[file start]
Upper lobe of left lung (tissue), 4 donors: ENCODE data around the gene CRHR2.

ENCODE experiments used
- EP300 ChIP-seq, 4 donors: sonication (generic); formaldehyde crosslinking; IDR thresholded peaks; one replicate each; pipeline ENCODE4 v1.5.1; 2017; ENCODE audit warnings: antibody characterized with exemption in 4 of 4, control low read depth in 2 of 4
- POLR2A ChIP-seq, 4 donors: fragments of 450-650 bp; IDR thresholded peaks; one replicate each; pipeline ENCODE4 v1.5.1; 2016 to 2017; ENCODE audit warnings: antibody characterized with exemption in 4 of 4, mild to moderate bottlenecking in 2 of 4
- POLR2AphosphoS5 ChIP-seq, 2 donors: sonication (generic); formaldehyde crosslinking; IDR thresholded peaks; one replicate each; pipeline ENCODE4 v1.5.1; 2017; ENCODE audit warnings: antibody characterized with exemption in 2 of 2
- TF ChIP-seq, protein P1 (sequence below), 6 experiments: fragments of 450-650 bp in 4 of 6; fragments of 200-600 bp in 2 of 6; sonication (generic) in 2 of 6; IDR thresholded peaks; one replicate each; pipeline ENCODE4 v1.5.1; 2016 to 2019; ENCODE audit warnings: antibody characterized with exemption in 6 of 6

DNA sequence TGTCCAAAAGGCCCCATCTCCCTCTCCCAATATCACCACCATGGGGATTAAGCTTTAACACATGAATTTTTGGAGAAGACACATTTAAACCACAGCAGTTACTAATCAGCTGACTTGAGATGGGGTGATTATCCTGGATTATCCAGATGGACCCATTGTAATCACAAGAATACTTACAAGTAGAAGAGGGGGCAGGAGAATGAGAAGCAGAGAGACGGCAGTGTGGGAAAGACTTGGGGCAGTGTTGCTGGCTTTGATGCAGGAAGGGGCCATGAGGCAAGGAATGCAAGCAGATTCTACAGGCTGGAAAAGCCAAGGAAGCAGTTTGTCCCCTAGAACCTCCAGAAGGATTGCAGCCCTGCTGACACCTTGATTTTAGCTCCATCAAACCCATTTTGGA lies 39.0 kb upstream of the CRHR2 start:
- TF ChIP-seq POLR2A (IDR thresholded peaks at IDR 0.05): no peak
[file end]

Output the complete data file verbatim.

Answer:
Upper lobe of left lung (tissue), 4 donors: ENCODE data around the gene CRHR2.

ENCODE experiments used
- EP300 ChIP-seq, 4 donors: sonication (generic); formaldehyde crosslinking; IDR thresholded peaks; one replicate each; pipeline ENCODE4 v1.5.1; 2017; ENCODE audit warnings: antibody characterized with exemption in 4 of 4, control low read depth in 2 of 4
- POLR2A ChIP-seq, 4 donors: fragments of 450-650 bp; IDR thresholded peaks; one replicate each; pipeline ENCODE4 v1.5.1; 2016 to 2017; ENCODE audit warnings: antibody characterized with exemption in 4 of 4, mild to moderate bottlenecking in 2 of 4
- POLR2AphosphoS5 ChIP-seq, 2 donors: sonication (generic); formaldehyde crosslinking; IDR thresholded peaks; one replicate each; pipeline ENCODE4 v1.5.1; 2017; ENCODE audit warnings: antibody characterized with exemption in 2 of 2
- TF ChIP-seq, protein P1 (sequence below), 6 experiments: fragments of 450-650 bp in 4 of 6; fragments of 200-600 bp in 2 of 6; sonication (generic) in 2 of 6; IDR thresholded peaks; one replicate each; pipeline ENCODE4 v1.5.1; 2016 to 2019; ENCODE audit warnings: antibody characterized with exemption in 6 of 6

DNA sequence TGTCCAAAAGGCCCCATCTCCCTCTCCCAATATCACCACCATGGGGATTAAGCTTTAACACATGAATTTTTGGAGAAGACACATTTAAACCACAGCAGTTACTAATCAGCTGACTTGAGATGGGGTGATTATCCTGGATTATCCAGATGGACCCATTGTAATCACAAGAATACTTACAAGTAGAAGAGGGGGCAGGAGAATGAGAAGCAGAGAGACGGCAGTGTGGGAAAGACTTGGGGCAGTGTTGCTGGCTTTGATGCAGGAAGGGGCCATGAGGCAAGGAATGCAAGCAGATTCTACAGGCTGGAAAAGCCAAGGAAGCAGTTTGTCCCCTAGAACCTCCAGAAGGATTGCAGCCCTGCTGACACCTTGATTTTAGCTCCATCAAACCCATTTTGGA lies 39.0 kb upstream of the CRHR2 start:
- TF ChIP-seq POLR2A (IDR thresholded peaks at IDR 0.05): no peak